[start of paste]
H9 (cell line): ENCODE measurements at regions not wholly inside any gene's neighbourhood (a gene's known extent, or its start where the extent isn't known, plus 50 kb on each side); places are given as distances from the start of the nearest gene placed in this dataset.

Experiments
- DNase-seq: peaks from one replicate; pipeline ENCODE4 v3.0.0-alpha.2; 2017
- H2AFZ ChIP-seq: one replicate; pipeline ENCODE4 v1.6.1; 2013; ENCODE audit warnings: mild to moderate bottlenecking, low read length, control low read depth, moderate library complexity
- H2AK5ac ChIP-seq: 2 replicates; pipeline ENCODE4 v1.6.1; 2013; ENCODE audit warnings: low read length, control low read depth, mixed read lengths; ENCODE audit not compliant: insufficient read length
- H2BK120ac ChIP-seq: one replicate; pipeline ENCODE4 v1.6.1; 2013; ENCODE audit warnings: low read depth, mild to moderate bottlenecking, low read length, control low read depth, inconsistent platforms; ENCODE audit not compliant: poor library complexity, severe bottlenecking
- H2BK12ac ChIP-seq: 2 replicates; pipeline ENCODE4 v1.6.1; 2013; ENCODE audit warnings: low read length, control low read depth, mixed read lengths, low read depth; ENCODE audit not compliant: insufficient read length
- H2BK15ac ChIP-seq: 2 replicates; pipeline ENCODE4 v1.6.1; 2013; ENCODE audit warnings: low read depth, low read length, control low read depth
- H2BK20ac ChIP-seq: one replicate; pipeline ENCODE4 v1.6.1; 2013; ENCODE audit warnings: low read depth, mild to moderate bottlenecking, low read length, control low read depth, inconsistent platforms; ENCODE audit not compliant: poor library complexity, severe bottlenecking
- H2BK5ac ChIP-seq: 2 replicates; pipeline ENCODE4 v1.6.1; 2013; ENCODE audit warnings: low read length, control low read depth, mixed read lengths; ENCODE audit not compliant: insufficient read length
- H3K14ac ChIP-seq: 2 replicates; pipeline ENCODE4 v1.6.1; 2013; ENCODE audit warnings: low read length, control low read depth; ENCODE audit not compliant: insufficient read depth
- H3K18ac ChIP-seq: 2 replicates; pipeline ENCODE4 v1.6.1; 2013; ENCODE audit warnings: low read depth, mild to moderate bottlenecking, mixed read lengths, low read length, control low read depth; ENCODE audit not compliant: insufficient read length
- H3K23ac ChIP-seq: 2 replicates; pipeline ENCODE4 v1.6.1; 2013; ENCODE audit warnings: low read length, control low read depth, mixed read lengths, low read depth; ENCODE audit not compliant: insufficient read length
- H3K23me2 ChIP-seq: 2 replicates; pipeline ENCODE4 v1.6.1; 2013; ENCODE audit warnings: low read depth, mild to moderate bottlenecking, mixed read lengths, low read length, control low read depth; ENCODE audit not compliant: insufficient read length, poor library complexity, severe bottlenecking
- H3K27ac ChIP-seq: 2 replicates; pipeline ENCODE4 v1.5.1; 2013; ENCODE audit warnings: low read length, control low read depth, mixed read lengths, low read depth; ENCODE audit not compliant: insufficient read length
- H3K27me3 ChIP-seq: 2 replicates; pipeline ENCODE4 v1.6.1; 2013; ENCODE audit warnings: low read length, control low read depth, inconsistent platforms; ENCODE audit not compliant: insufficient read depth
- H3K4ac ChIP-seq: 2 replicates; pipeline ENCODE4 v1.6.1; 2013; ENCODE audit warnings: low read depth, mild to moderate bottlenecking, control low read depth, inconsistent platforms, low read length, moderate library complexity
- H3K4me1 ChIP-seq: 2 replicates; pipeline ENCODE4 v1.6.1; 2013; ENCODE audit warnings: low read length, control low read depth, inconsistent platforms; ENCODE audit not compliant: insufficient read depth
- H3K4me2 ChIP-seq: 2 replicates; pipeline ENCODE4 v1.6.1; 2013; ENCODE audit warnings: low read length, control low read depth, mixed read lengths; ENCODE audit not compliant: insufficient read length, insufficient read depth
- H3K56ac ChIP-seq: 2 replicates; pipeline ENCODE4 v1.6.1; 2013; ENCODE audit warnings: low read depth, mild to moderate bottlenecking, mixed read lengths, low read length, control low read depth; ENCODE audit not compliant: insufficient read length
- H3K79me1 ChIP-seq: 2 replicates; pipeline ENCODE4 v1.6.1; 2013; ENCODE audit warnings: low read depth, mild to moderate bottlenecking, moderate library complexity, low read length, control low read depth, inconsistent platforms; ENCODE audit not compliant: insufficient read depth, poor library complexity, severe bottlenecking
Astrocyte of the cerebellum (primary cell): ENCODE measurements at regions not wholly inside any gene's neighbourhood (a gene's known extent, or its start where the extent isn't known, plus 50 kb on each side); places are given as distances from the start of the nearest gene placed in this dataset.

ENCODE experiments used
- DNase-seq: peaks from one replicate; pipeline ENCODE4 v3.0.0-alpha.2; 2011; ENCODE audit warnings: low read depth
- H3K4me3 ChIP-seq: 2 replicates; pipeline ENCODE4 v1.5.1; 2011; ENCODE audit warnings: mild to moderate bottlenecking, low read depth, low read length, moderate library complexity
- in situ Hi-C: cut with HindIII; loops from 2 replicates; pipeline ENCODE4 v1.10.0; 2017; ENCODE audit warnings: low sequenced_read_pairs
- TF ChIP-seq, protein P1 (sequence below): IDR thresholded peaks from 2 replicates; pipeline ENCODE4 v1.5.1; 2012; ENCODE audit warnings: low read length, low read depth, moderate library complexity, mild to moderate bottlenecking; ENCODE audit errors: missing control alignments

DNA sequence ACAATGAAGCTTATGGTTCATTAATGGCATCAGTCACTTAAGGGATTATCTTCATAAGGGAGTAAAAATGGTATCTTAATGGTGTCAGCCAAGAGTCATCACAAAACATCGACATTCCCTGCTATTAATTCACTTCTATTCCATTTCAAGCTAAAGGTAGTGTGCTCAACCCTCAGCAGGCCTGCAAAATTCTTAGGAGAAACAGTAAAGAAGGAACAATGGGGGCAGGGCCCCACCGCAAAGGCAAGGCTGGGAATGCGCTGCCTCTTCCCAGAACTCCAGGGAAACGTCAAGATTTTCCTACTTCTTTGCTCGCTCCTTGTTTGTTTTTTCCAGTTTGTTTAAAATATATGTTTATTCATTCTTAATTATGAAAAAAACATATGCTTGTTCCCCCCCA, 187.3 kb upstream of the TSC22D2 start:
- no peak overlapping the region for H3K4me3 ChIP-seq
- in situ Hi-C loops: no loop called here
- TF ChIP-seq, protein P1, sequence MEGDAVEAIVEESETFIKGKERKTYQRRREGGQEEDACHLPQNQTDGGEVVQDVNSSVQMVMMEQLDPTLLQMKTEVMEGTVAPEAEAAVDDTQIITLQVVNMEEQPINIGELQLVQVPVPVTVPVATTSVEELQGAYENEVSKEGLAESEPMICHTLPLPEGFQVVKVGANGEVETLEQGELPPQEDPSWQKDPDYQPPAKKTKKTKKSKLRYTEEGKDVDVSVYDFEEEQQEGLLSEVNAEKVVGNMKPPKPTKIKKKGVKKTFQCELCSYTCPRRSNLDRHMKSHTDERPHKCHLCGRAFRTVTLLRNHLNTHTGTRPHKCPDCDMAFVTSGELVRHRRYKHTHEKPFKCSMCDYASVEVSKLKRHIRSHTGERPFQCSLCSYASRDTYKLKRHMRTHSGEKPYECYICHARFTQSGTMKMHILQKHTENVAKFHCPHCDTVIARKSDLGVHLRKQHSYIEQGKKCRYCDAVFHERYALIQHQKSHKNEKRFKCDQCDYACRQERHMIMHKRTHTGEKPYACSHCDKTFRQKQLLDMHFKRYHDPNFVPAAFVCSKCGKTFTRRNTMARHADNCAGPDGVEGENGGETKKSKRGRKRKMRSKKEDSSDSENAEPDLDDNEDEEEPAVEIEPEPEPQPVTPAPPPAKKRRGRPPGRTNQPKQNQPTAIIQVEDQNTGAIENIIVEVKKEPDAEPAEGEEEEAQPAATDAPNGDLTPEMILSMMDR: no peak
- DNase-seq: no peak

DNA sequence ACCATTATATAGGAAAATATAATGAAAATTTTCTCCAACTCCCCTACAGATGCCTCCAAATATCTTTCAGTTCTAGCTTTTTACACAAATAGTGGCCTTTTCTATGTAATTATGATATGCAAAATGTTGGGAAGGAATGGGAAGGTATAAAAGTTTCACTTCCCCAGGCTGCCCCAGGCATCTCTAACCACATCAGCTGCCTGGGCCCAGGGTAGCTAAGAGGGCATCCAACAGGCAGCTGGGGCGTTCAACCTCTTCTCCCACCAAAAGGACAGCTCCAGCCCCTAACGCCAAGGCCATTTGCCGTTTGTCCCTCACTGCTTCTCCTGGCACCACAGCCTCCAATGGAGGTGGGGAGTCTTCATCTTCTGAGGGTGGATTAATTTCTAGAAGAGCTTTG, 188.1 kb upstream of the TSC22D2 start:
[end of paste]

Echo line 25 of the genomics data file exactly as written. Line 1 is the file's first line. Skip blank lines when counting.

- H3K4me3 ChIP-seq: 2 replicates; pipeline ENCODE4 v1.5.1; 2011; ENCODE audit warnings: mild to moderate bottlenecking, low read depth, low read length, moderate library complexity